Can teledentistry tackle the big issues in dental care?

Julia Hallisy, DDS, a San Francisco-based dentist, sees clear advantages of teledentistry for diagnostic purposes, especially for pediatric patients.

She shared her perspective on how patients are using teledentistry today as well as the big challenges and opportunities in the future.

Question: How do you anticipate teledentistry evolving in the next few years?

Dr. Julia Hallisy: My impression of teledentistry today is that it has a significant role to play in dental health. That said, it's a new and evolving delivery model that will need structure, oversight and ongoing revisions.

With almost universal cell phone use, most dentists have provided teledentistry opinions and advice for some time. We regularly receive photos from patients or from concerned parents about teeth that have been injured in a sudden accident or regarding oral lesions. A parent who has never experienced an aphthous ulcer is usually very alarmed to see a sore that causes significant distress develop in their child's oral cavity. Parents will contact their dentist in a panic because they think the child has an abscess or other serious infection. Teledentistry can help to alleviate anxiety and stress about oral conditions, keep patients out of emergency rooms and urgent care centers that often cannot help them in any way, and direct them to contact a dentist.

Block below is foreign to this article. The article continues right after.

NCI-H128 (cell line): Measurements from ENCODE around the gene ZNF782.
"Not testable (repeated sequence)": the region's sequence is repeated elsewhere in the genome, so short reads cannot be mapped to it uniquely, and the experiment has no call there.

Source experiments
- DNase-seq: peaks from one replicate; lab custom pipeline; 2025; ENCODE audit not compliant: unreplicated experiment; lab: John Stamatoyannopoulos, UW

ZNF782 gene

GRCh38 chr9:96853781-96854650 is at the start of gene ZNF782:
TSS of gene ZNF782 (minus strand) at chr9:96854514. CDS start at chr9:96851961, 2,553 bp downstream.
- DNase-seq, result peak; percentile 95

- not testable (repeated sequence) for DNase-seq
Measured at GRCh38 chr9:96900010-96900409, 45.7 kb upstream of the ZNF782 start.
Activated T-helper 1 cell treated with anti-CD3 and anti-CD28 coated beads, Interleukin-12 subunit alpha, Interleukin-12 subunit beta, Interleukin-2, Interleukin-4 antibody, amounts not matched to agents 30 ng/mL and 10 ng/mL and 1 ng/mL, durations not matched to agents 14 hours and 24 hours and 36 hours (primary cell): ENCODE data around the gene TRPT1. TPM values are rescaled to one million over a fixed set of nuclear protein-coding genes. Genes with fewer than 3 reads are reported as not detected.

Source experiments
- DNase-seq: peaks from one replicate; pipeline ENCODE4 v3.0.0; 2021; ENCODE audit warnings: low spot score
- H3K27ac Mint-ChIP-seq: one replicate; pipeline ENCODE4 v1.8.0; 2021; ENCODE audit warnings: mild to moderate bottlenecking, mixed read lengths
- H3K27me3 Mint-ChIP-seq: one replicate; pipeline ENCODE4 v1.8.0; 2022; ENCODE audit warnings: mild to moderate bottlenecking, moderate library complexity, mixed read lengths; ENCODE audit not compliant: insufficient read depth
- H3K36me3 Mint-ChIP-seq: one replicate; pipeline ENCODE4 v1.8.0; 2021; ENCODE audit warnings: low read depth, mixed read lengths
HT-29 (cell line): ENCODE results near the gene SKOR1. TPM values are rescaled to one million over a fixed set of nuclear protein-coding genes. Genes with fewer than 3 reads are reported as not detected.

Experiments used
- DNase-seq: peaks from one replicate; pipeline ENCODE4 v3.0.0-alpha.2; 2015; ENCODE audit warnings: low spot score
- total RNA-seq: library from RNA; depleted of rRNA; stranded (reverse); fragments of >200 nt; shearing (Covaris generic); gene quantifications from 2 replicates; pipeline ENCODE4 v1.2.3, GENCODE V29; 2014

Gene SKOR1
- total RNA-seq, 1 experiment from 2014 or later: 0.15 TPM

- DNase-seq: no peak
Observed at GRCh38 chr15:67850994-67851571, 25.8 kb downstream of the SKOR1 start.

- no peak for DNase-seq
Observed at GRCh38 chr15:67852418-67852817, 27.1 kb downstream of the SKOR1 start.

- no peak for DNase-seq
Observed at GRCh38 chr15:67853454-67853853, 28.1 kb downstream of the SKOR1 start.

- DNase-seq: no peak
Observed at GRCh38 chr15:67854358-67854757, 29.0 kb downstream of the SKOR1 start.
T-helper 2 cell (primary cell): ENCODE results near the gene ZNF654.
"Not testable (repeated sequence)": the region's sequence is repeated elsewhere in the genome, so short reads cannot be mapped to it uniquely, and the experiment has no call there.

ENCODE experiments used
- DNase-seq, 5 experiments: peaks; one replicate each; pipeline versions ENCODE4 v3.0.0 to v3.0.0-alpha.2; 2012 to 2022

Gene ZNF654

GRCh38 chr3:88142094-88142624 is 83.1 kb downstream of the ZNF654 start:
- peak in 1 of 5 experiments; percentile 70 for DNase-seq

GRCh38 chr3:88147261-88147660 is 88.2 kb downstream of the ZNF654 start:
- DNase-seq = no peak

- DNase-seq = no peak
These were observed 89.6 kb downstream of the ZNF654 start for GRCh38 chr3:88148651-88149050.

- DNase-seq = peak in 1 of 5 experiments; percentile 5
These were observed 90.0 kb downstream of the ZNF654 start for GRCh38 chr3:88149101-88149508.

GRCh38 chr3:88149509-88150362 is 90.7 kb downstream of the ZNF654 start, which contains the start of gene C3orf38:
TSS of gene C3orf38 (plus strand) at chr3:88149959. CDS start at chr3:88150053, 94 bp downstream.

I have seen many patients who have been prescribed a wide variety of antibiotics by medical professionals for viral outbreaks. The antibiotics are not needed, will not treat a viral outbreak and can even contribute to antibiotic resistance, which is an ongoing and significant problem worldwide.

Teledentistry regulations vary widely from state to state. Dentists have to be aware of what their state allows and requires, which is likely to change as teledentistry evolves. I hope that organized dentistry will take the lead on this issue, as dental professionals are the ones who truly understand what care is realistic and safe to deliver via technology. Regulation by other groups of healthcare providers is not likely to result in an organized and comprehensive protocol.

There will always be privacy issues to consider, interoperability and sharing of data with patients, and possibly with other providers, and coordination of care that may involve specialists, both dental and medical.

I'm excited about the possibility of making dentistry accessible to more people, of meeting patients' needs whenever and wherever they may be, and of being able to inform and educate patients about their current dental health and ongoing needs.

The level of dental health in our country is generally quite poor. Periodontal disease, tooth decay, tooth loss that impairs adequate nutrition and dry mouth from medications are at levels that continue to compromise the overall health and well-being of a great percentage of our population. Time will tell if teledentistry can make an impact in these front-line issues

More articles on teledentistry:
Dr. Raul Escalante: How teledentistry will evolve
6 benefits of teledentistry, per ATDA
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